Prussia has always been a confusing concept for me. The name sounds suspiciously like Russia, however Prussians were German in origin. The last stronghold of the Teutonic Knights, Eastern Prussia went on to become the modern day Kaliningrad Province and Ducal Prussia was incorporated into the Hohenzollern family’s Holy Roman Empire and then Frederick the Great’s Prussia, the forerunners to modern day Germany.
I don’t know about you, but I was pretty excited to get all of this organized in my mind. My neuron connections regarding Prussia had always led to nowhere. Now a few of them can lead to the Polish city of Wrocław.
Wrocław has a rich and confusing history. Originally settled by Slav tribes, it has been ruled by the Hanseatic League, the Bohemian kings, the Austran Hapsburgs and eventually, under the name Breslau, became the second most important city (after Berlin) in Frederick the Great’s Prussia. It was an equally important city in Nazi Germany and, perhaps to further stick it to the Germans, it was given to Poland after World War II.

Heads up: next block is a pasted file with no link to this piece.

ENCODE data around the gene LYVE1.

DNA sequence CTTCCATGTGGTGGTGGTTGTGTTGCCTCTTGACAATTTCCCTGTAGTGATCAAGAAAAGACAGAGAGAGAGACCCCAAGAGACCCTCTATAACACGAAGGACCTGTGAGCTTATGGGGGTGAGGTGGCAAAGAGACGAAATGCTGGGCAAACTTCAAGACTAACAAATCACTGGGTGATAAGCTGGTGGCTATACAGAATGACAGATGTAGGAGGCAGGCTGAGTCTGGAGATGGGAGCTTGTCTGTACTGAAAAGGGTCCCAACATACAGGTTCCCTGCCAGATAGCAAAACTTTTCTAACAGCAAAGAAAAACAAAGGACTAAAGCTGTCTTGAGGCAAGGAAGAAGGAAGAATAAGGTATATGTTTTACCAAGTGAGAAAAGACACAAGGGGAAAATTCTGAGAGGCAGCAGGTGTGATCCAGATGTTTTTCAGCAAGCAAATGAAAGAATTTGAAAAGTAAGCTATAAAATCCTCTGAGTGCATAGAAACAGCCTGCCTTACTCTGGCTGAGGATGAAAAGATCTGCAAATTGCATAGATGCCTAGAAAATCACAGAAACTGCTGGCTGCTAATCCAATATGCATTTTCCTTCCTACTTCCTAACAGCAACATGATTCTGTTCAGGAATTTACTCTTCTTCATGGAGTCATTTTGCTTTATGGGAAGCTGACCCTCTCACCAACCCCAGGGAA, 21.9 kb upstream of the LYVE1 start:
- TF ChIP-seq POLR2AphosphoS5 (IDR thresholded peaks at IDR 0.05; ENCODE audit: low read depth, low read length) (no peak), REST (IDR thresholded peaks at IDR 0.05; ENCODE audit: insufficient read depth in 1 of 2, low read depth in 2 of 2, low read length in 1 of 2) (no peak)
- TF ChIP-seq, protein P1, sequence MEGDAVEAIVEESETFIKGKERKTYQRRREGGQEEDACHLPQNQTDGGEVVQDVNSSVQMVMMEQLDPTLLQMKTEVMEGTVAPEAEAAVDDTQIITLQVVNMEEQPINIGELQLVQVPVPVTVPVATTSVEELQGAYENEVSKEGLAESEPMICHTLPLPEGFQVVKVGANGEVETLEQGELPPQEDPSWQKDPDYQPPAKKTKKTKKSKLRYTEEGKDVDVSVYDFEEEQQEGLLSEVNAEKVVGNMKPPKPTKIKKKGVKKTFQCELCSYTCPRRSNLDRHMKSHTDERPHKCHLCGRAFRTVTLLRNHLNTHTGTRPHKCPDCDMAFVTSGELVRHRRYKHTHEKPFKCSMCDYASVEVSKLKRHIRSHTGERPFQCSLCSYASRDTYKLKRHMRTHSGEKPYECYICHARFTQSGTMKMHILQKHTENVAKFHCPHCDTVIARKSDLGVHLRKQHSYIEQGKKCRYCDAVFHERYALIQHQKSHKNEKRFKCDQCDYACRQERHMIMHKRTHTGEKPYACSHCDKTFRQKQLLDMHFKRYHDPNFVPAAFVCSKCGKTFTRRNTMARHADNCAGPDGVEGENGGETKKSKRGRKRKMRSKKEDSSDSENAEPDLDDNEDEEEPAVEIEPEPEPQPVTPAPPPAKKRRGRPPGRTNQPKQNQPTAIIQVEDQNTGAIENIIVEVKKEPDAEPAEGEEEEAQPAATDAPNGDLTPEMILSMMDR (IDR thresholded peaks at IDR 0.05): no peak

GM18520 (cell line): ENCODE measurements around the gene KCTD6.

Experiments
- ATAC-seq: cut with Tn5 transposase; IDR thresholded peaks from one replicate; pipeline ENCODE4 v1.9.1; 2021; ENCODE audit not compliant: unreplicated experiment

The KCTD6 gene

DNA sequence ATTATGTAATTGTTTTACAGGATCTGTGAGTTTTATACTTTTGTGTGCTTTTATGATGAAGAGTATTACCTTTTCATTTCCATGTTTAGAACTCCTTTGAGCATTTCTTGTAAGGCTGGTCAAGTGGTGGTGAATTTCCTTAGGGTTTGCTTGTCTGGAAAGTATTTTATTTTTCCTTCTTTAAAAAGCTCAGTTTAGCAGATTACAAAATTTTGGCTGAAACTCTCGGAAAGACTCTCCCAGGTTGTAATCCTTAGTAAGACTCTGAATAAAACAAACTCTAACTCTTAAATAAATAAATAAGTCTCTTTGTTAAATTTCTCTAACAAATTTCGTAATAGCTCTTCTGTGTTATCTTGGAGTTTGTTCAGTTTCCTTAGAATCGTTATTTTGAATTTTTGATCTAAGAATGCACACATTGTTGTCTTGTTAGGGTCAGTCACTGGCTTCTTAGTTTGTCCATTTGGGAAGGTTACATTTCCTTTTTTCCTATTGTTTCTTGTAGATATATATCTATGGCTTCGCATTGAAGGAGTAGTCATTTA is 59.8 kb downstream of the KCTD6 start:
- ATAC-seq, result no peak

The name was changed to Wrocław and, as the German population was pushed westward, residents of the former Polish city L’wow (given to Russia after the war and now part of the Ukraine) were encouraged to populate the city.
If you think this complicated history is unique to Wrocław, check out a Polish history book. Every city and region has repeatedly changed hands. In fact in 1797 Poland was wiped off the map entirely, greedily partitioned by Russia, Austria and Prussia. Wrocław is simply another example of Poland’s ever changing borders.
As well as Wrocław, we visited the Karkonosze Mountains on the Czech Border. On this subject I must advise: if you are traveling without a spare pair of shoes, wait until the snow melts to climb the mountain.